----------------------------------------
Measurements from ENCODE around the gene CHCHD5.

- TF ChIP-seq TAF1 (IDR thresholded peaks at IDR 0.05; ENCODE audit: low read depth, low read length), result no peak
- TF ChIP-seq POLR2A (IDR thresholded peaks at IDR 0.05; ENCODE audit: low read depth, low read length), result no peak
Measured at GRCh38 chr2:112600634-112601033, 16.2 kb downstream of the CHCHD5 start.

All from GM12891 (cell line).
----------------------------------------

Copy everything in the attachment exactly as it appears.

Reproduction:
Measurements from ENCODE around the gene CHCHD5.

- TF ChIP-seq TAF1 (IDR thresholded peaks at IDR 0.05; ENCODE audit: low read depth, low read length), result no peak
- TF ChIP-seq POLR2A (IDR thresholded peaks at IDR 0.05; ENCODE audit: low read depth, low read length), result no peak
Measured at GRCh38 chr2:112600634-112601033, 16.2 kb downstream of the CHCHD5 start.

All from GM12891 (cell line).